FAST.Farm extends the capabilities of OpenFAST to provide physics-based engineering simulation of multi-turbine land-based, fixed-bottom offshore, and floating offshore wind farms. With FAST.Farm, you can simulate each wind turbine in the farm with an OpenFAST model and capture the relevant physics for prediction of wind farm power performance and structural loads, including wind farm-wide ambient wind, super controller, and wake advection, meandering, and merging. FAST.Farm maintains computational efficiency through parallelization to enable loads analysis for predicting the ultimate and fatigue loads of each wind turbine in the farm.

Documentation

The full documentation is available at http://openfast.readthedocs.io/.

This documentation is stored and maintained alongside the source code. It is compiled into HTML with Sphinx and is tied to a particular version of OpenFAST. Readthedocs hosts the following versions of the documentation:

  • latest - The latest commit on the master branch
  • stable - Corresponds to the last tagged release
  • dev - The latest commit on the dev branch

These can be toggled with the v: latest button in the lower left corner of the docs site.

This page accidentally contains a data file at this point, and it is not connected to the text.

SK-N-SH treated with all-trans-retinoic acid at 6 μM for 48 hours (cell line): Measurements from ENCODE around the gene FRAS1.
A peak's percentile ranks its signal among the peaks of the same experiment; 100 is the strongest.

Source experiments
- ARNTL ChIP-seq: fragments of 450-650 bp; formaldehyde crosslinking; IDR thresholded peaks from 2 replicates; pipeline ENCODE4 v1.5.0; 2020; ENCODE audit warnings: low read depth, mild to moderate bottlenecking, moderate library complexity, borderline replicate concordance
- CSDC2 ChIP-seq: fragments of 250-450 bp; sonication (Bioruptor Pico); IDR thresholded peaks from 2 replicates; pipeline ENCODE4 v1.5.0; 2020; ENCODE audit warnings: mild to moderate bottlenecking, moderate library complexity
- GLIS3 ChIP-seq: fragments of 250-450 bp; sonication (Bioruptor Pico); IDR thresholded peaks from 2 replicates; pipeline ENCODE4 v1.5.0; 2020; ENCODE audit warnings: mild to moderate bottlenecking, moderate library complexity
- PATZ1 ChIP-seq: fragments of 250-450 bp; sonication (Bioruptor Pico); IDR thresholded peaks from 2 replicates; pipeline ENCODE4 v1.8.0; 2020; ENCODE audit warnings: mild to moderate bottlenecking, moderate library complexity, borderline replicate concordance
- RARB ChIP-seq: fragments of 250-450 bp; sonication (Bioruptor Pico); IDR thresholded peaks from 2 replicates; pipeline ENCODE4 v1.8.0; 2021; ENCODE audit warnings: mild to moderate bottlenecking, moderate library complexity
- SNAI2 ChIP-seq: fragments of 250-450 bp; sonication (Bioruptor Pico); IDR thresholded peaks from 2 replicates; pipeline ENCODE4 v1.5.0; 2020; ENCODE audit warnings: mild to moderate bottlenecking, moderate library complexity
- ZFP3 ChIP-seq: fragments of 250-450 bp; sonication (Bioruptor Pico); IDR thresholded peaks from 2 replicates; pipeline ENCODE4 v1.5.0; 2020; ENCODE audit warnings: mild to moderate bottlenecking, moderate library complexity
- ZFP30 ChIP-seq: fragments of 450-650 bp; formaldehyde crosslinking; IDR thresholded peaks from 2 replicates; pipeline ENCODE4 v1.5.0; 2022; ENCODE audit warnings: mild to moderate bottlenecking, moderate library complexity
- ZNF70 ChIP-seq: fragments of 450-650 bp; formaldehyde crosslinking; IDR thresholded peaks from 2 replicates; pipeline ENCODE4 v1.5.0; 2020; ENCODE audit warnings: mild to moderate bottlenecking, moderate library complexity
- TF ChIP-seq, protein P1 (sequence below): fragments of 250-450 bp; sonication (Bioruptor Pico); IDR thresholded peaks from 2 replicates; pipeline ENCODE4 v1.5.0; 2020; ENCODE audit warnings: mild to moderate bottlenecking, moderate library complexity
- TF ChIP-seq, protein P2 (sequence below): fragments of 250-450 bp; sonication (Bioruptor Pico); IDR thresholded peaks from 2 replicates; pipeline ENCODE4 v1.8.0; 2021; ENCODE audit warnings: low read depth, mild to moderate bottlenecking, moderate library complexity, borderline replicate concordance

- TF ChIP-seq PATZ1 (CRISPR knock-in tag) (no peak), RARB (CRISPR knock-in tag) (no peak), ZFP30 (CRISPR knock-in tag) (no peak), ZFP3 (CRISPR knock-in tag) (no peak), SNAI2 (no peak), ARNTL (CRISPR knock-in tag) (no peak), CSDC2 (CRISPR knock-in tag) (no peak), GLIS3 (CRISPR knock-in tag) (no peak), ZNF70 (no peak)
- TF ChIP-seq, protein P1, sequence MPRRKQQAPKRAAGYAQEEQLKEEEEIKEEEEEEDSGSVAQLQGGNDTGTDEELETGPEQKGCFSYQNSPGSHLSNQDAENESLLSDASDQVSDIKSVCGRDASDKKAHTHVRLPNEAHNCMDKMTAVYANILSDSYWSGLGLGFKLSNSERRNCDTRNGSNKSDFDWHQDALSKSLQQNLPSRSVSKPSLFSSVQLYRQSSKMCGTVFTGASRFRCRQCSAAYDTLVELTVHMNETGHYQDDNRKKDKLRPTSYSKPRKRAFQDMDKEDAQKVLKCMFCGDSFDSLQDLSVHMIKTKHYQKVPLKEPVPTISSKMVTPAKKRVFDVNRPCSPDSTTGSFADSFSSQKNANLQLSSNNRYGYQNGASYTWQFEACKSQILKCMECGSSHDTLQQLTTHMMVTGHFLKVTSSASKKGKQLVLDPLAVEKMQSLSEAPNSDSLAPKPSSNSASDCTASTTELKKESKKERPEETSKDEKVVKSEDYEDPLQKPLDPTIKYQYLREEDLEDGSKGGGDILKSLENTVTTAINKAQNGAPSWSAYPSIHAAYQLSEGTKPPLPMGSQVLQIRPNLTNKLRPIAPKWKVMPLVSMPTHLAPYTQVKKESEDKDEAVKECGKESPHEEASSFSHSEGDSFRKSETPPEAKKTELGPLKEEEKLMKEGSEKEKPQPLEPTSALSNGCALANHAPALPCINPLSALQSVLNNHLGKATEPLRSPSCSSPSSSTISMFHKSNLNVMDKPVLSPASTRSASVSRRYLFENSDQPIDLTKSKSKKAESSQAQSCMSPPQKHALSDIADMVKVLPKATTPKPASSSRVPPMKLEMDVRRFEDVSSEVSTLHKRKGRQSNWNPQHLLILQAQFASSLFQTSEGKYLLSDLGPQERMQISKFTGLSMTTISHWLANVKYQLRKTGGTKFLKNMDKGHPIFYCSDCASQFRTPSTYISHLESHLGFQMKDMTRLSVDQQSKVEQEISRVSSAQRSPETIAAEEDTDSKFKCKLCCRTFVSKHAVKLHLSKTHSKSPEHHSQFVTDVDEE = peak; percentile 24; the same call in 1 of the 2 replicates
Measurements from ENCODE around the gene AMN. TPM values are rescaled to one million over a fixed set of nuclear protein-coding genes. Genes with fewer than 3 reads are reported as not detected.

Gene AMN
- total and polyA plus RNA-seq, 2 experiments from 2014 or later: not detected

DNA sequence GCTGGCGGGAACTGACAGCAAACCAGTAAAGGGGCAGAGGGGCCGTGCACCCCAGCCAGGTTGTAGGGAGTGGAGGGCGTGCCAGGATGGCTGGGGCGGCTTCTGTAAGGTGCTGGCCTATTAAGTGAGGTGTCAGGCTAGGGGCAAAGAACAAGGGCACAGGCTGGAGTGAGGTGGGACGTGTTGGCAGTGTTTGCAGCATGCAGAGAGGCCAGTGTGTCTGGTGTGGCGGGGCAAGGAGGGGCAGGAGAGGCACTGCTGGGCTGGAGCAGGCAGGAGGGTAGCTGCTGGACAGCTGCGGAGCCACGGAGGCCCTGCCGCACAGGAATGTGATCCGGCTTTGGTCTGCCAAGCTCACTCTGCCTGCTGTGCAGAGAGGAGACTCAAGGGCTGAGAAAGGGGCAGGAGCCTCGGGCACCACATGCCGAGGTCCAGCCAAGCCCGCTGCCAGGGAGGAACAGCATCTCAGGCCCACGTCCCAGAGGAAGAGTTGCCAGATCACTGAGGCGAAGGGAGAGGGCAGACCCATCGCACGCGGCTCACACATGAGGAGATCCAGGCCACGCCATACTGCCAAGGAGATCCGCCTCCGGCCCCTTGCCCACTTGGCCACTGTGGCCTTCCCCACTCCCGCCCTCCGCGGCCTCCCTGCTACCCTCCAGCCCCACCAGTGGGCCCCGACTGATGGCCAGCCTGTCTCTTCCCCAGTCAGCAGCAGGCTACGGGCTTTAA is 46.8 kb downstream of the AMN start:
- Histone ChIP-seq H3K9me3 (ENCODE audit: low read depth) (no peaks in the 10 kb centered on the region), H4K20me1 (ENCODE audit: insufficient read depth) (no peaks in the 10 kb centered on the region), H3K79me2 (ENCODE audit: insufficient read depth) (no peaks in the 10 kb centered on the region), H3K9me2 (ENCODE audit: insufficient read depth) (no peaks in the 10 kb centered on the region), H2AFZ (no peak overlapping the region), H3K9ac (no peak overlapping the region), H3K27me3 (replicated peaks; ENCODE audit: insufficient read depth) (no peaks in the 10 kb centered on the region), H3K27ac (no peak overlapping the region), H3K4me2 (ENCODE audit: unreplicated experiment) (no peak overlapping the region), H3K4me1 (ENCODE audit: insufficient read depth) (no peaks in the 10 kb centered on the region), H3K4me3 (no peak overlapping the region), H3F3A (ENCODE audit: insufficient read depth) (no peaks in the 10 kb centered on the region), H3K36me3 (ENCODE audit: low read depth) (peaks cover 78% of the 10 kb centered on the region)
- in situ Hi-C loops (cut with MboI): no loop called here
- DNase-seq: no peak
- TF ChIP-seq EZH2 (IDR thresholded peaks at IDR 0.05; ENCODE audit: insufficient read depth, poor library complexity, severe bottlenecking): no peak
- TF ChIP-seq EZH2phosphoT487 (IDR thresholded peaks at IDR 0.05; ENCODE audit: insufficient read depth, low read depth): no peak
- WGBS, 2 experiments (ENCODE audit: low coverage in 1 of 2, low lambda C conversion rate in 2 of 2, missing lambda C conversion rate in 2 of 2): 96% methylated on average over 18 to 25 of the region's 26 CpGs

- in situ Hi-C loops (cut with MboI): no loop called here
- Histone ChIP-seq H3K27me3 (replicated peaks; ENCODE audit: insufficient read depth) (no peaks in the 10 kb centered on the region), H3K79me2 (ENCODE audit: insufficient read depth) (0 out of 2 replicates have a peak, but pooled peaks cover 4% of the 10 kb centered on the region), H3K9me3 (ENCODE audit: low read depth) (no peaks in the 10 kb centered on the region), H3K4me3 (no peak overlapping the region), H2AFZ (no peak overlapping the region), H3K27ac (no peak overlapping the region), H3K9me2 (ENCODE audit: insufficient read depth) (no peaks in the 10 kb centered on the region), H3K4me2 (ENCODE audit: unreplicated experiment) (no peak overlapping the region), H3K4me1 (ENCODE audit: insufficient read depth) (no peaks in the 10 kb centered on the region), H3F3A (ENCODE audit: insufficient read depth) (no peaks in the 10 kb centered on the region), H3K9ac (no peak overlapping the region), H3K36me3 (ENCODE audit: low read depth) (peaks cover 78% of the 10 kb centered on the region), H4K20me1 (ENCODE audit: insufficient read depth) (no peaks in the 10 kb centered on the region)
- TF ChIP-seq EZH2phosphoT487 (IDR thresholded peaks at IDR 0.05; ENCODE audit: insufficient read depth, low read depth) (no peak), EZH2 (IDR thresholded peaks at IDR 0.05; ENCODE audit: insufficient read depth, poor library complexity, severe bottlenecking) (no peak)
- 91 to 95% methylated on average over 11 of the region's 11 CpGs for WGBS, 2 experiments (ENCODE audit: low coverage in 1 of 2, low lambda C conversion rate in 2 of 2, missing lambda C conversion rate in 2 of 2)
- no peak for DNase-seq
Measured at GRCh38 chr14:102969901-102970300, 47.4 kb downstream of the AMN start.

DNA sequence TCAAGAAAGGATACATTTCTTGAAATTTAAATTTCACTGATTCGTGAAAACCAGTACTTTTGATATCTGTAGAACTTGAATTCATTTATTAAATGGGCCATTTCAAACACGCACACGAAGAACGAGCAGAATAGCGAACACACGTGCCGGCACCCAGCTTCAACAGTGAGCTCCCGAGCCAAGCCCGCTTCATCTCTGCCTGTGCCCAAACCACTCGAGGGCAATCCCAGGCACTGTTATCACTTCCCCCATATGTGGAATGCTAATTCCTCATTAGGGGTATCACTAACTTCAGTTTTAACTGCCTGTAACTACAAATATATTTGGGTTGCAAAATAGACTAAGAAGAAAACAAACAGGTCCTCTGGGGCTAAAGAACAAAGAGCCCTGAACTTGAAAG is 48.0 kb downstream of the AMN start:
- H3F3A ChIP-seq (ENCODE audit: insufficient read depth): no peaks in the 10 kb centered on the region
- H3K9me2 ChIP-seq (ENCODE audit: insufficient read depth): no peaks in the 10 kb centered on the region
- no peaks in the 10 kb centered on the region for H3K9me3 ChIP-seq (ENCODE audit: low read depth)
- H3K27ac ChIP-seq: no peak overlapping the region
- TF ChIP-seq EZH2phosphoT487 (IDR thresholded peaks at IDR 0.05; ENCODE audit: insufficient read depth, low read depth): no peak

Obtaining OpenFAST and FAST.Farm

OpenFAST and FAST.Farm are hosted entirely on GitHub so you are in the right place! The repository is structured with two branches following the "git-flow" convention:

  • main
  • dev

The main branch is stable, well tested, and represents the most up to date released versions of OpenFAST and FAST.Farm. The latest commit on main contains a tag with version info and brief release notes. The tag history can be obtained with the git tag command and viewed in more detail on GitHub Releases. For general use, the main branch is highly recommended.

The dev branch is generally stable and tested, but not static. It contains new features, bug fixes, and documentation updates that have not been compiled into a production release. Before proceeding with new development, it is recommended to explore the dev branch. This branch is updated regularly through pull requests, so be sure to git fetch often and check outstanding pull requests.

For those not familiar with git and GitHub, there are many resources:

Compilation, Usage, and Development

Details for compiling compiling, using, and developing OpenFAST and FAST.Farm on Unix-based and Windows machines are available at readthedocs.

Help

Please use GitHub Issues to:

  • ask usage questions
  • report bugs
  • request code enhancements

Users and developers may also be interested in the NREL National Wind Technology Center (NWTC) phpBB Forum, which is still maintained and has a long history of FAST-related questions and answers.

Acknowledgments

OpenFAST and FAST.Farm are maintained and developed by researchers and software engineers at the National Renewable Energy Laboratory (NREL), with support from the US Department of Energy's Wind Energy Technology Office. NREL gratefully acknowledges development contributions from the following organizations: